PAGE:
Madame Rose Leon successfully managed a dual career in politics and business, during a time when women could be seen, but rarely heard.
Born in Kingston, she was educated at the Wolmer’s High School for Girls in Kingston, followed by the Abyssian School for Cosmetic Chemistry in New York. It was there that she learned how to launch a business in the field of cosmetics. So, along with her husband Arthur Leon, she established a manufacturing company, Leon’s Beauty Products in 1939, pioneering a line of locally-made beauty products, an alternative to imported products, made primarily for white people.
She was a founding member of the Jamaica Federation of Women, formed in 1944 and the Jamaica Manufacturers Association in 1947.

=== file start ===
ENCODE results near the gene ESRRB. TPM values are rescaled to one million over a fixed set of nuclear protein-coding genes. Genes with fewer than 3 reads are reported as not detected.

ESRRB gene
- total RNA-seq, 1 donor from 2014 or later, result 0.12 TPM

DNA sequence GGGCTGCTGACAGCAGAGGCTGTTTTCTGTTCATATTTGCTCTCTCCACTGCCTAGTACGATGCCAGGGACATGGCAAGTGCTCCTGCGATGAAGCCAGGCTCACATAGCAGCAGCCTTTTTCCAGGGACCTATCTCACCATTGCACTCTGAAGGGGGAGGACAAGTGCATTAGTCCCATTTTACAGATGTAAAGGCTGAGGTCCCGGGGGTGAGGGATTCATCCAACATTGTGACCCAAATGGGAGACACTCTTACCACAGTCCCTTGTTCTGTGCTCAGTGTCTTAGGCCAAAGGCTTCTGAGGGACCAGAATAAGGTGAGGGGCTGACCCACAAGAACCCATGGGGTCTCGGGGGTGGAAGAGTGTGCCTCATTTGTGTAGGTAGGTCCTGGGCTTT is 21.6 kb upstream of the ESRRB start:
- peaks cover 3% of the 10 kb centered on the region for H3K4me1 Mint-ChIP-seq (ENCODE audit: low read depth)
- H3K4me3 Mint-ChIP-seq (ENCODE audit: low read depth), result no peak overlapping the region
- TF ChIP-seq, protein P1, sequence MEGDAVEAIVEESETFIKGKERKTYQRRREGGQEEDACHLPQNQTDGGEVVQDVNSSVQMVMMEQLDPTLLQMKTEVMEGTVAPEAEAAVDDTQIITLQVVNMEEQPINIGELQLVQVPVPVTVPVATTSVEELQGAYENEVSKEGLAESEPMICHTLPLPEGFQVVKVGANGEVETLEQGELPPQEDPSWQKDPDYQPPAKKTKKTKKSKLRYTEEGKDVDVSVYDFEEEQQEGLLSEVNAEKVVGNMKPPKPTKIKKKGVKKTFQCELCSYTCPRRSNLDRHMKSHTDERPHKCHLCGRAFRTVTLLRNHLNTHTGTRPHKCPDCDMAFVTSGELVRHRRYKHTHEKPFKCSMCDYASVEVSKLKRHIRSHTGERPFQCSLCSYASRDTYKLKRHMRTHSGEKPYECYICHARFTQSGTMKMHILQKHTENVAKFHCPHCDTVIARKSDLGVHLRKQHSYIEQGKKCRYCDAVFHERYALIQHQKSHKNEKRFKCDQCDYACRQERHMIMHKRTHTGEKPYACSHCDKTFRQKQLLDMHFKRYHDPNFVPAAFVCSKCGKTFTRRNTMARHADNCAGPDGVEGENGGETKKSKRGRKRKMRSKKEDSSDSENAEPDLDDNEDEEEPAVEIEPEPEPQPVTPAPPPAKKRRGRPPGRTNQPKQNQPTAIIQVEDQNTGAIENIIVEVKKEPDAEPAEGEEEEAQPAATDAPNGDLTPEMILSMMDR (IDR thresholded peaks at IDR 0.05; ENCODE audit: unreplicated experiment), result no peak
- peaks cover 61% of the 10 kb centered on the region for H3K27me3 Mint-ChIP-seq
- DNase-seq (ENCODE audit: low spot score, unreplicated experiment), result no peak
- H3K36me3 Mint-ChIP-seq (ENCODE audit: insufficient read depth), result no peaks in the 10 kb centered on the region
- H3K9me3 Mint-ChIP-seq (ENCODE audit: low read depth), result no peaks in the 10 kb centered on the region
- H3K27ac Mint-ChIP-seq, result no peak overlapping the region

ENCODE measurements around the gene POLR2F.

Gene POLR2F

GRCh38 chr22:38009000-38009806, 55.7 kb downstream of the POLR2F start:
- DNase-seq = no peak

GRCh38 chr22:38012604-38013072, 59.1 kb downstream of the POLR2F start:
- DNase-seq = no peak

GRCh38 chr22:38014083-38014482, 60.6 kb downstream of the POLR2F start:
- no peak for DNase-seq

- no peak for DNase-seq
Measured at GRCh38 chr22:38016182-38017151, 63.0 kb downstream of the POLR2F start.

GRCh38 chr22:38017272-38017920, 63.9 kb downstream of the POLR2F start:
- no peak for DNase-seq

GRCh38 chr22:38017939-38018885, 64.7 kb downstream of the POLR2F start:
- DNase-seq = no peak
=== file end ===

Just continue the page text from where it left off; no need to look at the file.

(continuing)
Her business career did not prevent her from becoming a politician. In 1944, she joined the Jamaica Labour Party (JLP) and became Chairman from 1948 to 1960. A ministerial system of government was established in Jamaica’s Constitution in 1953 and Madame Rose, as she was popularly called, was appointed Minister of Health by the JLP administration.
Madame Rose did not stop there. She switched to the People’s National Party (PNP) in 1967 and earned the distinction of serving at the Ministerial level in both parties. She was elected a PNP Councillor in the local government elections of 1969, became Deputy Mayor of the Kingston and St. Andrew Corporation (KSAC) in 1971 and Minister of Local Government in 1972.
Recognition of her pioneering work was not confined to Jamaica. In 1956 she received the keys to New York City and later visited Liberia in North Africa at the request of then President William Tubman.
Pioneer: The first to develop or apply a new area of knowledge or activity.